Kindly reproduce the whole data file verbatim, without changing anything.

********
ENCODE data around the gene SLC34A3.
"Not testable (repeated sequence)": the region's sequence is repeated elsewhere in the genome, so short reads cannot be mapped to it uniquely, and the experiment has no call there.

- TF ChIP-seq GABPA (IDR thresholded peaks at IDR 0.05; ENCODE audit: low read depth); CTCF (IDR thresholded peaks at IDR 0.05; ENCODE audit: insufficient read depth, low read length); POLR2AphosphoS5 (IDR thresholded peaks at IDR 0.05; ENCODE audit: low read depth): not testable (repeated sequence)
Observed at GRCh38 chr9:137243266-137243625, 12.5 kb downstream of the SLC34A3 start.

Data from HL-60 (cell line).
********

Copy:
ENCODE data around the gene SLC34A3.
"Not testable (repeated sequence)": the region's sequence is repeated elsewhere in the genome, so short reads cannot be mapped to it uniquely, and the experiment has no call there.

- TF ChIP-seq GABPA (IDR thresholded peaks at IDR 0.05; ENCODE audit: low read depth); CTCF (IDR thresholded peaks at IDR 0.05; ENCODE audit: insufficient read depth, low read length); POLR2AphosphoS5 (IDR thresholded peaks at IDR 0.05; ENCODE audit: low read depth): not testable (repeated sequence)
Observed at GRCh38 chr9:137243266-137243625, 12.5 kb downstream of the SLC34A3 start.

Data from HL-60 (cell line).